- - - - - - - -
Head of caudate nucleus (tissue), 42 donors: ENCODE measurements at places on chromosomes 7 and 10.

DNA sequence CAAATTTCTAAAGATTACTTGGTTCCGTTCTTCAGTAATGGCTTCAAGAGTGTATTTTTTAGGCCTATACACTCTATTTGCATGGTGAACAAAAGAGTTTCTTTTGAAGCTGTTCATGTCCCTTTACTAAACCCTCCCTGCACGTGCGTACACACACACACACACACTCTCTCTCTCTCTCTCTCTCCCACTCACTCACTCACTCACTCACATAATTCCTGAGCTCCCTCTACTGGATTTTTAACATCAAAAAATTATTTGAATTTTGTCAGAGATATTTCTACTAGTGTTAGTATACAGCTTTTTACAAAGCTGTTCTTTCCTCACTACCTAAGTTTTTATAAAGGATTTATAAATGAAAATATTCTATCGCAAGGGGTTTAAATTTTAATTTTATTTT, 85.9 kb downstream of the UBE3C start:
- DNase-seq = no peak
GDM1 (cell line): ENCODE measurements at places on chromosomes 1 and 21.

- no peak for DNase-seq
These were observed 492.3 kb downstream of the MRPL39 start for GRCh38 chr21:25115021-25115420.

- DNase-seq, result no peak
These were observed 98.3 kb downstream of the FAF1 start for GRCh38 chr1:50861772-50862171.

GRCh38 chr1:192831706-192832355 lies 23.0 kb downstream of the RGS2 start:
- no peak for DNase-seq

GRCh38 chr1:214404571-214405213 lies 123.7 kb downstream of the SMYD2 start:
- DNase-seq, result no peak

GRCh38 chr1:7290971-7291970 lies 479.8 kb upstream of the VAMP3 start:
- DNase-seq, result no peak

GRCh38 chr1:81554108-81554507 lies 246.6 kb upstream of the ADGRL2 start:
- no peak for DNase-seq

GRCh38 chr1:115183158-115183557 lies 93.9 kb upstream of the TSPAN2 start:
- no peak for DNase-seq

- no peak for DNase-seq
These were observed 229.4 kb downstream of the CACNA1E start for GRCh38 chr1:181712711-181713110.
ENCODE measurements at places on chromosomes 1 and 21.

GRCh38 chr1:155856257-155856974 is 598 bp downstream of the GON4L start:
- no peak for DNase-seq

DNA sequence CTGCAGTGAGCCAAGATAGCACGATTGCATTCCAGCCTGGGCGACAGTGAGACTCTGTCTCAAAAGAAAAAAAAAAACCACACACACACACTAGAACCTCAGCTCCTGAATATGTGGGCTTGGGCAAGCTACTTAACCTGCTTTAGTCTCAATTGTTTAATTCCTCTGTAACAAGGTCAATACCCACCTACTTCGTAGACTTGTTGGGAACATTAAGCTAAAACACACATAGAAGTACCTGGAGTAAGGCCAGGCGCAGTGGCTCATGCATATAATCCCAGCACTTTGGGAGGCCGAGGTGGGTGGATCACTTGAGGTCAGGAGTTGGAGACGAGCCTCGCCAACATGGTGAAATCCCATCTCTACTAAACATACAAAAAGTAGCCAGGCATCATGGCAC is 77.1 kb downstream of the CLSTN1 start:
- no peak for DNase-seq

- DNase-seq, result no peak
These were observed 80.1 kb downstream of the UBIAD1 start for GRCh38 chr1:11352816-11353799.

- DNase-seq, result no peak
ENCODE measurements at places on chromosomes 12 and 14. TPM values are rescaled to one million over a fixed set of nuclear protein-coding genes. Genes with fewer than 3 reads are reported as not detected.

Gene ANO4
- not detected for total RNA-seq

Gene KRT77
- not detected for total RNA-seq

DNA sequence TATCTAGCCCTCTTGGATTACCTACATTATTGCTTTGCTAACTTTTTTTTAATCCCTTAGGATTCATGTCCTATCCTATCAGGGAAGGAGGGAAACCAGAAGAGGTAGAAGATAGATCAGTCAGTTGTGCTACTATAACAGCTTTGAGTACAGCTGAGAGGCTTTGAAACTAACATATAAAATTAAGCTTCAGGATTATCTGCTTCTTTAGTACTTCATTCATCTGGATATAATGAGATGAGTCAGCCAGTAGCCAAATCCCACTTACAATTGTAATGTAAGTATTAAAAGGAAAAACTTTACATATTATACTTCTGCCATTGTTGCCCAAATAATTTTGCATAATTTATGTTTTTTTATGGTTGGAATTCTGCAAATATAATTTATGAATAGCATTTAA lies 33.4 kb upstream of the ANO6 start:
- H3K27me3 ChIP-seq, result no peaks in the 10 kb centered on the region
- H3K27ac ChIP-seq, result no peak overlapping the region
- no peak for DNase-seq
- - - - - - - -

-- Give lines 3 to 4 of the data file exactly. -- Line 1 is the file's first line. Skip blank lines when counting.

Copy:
- DNase-seq = no peak
GDM1 (cell line): ENCODE measurements at places on chromosomes 1 and 21.